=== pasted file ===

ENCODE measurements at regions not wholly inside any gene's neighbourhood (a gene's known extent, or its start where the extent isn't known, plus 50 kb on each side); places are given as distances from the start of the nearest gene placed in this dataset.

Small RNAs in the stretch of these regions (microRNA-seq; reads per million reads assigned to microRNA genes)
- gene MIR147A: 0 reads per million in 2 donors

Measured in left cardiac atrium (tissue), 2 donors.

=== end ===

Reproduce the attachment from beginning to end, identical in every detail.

ENCODE measurements at regions not wholly inside any gene's neighbourhood (a gene's known extent, or its start where the extent isn't known, plus 50 kb on each side); places are given as distances from the start of the nearest gene placed in this dataset.

Small RNAs in the stretch of these regions (microRNA-seq; reads per million reads assigned to microRNA genes)
- gene MIR147A: 0 reads per million in 2 donors

Measured in left cardiac atrium (tissue), 2 donors.